“What is a rogue ad?” you ask? These types of internet advertisements try and trick you into purchasing, downloading, or installing some sort of application onto your computer that can do some pretty nasty damage to your PC. Think of it like the Trojan Horse. The ad tells you to ‘click here and make your computer faster’ or ‘you have Windows problems, click here to fix them.’ This sounds good until you realize that the payload of this promised application is really something that displays ads on your computer or redirects your web browser to objectionable sites.
So how on earth did something like this get up on to the New York Times website? According to a CNET article it sounds like a simple case of social engineering bait-and-switch at the human level. A person approached the New York Times appearing to represent a legitimate corporation looking to buy internet ad space on their website. This, in itself, is a common practice. At first glance everything checked out with this person/entity. A few days later, however, that legitimate looking advertisement was exchanged for an ad that was less than reputable. The ad was displayed for some time before someone realized what happened.
One of the most popular questions I receive in the field is “why do people do this?” In short, usually it is for monetary gain. Somewhere along the line whoever comes up with this false ad is getting money or steals your credit card number. Sometimes you are promised with a download that will fix all your “problems” that you didn’t even know you had. In that case they are looking for you to enter your credit card number to purchase some software. Other times you will be directed to a website in hopes that you will buy something off of the website.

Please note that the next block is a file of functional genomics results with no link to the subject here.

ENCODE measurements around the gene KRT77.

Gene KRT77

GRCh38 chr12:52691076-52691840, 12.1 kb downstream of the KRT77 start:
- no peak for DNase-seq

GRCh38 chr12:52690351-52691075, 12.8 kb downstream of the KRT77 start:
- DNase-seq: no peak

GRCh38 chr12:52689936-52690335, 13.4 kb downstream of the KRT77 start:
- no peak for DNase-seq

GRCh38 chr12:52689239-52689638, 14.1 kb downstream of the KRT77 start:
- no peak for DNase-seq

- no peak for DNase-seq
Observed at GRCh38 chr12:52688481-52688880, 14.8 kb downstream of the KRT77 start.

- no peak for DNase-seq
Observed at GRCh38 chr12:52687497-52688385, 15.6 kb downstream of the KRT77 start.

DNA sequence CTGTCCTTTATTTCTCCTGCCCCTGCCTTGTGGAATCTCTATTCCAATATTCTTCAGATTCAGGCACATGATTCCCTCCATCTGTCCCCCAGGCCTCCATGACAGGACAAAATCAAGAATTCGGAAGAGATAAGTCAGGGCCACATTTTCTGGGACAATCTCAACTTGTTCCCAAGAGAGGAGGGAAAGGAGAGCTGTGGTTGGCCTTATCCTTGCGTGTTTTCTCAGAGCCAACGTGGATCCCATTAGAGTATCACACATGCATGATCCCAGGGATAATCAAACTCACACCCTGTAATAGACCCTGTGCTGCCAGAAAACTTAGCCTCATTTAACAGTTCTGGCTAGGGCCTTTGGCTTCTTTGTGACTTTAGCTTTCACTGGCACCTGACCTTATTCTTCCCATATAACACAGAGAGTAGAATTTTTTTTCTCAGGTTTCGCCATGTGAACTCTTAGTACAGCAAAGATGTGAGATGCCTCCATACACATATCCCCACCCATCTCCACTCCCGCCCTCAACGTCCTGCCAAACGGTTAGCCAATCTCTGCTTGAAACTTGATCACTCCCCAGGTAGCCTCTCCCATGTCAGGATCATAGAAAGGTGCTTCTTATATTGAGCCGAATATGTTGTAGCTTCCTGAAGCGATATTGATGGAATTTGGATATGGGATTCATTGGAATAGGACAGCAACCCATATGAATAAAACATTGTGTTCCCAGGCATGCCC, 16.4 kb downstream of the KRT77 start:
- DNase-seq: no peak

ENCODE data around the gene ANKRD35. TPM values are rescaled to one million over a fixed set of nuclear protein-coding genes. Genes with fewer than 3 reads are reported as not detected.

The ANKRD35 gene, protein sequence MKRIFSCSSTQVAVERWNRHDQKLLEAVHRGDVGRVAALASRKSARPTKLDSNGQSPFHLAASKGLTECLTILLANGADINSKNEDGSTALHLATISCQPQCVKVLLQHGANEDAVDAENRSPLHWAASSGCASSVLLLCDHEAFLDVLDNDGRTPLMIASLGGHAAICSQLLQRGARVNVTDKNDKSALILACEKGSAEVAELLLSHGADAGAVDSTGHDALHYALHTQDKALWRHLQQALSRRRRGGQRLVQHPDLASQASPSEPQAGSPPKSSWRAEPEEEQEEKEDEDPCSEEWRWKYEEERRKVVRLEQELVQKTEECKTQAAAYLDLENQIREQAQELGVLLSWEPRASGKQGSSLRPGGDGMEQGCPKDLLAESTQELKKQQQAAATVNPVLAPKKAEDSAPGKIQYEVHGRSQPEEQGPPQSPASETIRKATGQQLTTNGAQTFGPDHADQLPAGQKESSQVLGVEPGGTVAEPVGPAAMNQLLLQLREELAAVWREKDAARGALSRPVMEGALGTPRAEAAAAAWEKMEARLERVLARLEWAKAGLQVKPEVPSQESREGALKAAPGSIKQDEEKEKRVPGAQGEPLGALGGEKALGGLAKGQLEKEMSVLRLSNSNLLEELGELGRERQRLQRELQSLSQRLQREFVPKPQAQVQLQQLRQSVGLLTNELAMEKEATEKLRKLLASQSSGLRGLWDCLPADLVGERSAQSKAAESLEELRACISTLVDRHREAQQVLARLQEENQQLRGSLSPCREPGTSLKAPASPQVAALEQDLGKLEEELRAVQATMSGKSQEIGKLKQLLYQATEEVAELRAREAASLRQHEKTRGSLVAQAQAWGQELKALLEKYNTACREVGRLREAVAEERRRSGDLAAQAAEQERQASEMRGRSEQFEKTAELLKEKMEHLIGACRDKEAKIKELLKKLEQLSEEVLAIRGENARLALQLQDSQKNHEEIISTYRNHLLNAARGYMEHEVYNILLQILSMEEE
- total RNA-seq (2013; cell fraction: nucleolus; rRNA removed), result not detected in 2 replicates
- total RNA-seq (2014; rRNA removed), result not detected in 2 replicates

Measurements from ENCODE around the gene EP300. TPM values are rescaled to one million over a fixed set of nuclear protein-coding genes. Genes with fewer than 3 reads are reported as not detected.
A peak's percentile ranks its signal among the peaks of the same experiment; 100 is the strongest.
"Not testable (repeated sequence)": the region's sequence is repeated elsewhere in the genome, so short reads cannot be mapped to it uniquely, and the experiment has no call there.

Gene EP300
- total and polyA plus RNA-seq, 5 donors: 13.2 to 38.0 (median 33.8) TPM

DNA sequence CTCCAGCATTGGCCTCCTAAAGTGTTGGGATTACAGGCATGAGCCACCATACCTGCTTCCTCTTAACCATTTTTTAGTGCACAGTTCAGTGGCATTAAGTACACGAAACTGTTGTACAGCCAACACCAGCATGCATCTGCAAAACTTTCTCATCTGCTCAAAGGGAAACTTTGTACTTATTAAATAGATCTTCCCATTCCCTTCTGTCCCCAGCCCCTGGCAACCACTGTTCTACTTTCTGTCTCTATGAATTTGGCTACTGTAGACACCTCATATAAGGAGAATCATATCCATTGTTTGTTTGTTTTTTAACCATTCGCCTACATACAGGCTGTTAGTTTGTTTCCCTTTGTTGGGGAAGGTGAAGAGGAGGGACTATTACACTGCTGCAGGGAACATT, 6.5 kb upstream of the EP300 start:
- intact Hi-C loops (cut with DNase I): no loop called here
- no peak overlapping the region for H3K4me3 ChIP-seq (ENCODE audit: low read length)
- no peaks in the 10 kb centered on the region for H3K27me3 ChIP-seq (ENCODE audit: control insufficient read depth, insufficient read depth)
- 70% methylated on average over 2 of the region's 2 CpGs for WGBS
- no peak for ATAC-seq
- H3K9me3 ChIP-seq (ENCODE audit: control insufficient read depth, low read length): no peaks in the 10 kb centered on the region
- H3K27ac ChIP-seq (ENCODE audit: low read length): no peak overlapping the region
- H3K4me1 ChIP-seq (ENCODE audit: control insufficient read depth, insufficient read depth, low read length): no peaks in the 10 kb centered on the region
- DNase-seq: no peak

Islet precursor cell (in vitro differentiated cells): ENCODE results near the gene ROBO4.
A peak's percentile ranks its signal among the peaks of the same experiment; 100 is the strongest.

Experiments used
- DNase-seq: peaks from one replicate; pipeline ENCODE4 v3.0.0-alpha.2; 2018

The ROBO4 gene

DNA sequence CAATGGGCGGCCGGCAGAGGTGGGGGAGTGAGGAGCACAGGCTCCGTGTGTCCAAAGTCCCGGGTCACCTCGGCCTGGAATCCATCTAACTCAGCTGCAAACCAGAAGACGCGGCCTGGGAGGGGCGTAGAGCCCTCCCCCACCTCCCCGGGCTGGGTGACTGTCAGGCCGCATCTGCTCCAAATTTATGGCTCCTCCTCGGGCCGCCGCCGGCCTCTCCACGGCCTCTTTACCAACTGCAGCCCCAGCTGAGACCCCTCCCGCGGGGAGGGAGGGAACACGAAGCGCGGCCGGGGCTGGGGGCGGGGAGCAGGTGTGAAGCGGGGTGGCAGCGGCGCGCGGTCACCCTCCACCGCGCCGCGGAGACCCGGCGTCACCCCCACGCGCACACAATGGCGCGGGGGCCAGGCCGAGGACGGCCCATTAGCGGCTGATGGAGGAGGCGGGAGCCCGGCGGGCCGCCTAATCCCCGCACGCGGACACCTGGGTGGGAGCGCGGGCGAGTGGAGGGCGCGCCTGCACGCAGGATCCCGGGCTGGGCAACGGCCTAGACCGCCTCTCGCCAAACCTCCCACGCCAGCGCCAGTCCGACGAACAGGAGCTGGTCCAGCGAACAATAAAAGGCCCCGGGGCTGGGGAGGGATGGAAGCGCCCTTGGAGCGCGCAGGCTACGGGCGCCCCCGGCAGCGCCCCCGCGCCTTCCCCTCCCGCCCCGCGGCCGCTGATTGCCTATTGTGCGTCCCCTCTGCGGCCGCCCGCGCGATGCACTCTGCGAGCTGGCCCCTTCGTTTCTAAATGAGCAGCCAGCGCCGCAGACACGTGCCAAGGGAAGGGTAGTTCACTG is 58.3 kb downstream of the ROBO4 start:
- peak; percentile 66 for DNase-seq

The second popular question I get is “how do I not get infected?” Well, there is no one hard and fast answer. I can provide you with some guidelines that will help keep you safe which entail modifying your web surfing behavior. First off, most major “Name brand” websites (as I call them) are fine. The NYTimes, for instance, caught the problem quickly and removed the ads. Surfing less reputable websites that promise things too good to be true is a more dangerous proposition. Offers for free music or movie downloads are two common examples. Stay away from those websites, and don’t click on any ads that promise things like this. If you question a websites authenticity do some quick research on a search engine such as Google or Yahoo to see if it has been reported as illegitimate.
Secondly, be wary of ads promising to “speed up your pc,” “fix registry/system problems,” or “fix computer vulnerabilities”. There is no cure-all or magic program that will make your computer do some song and dance for you. They just do not exist. The only thing that should be popping up with warnings of infection is the program you have installed to scan for viruses and spyware.
To recap, here’s a quick list of do’s and don’ts to protect yourself against rogue ads:
- Do stay away from websites or ads that indicate you have computer problems and promise to fix them.
- Do keep your antivirus updated, and run scans often.
- Do enable parental controls to prevent unauthorized downloads.
- Don’t use the apparent “cancel” button to make these windows disappear, use the little red “X” in the upper right hand corner.
- Don’t input your credit card number into websites unless you are sure the product you are buying is legitimate (look it up on a search engine website!)
Lastly, if you at all suspect something is awry with your computer you need to turn it off immediately and have it looked at. The longer you keep it online the worse the infection can become.
If you follow these tips you should have a much happier web surfing experience!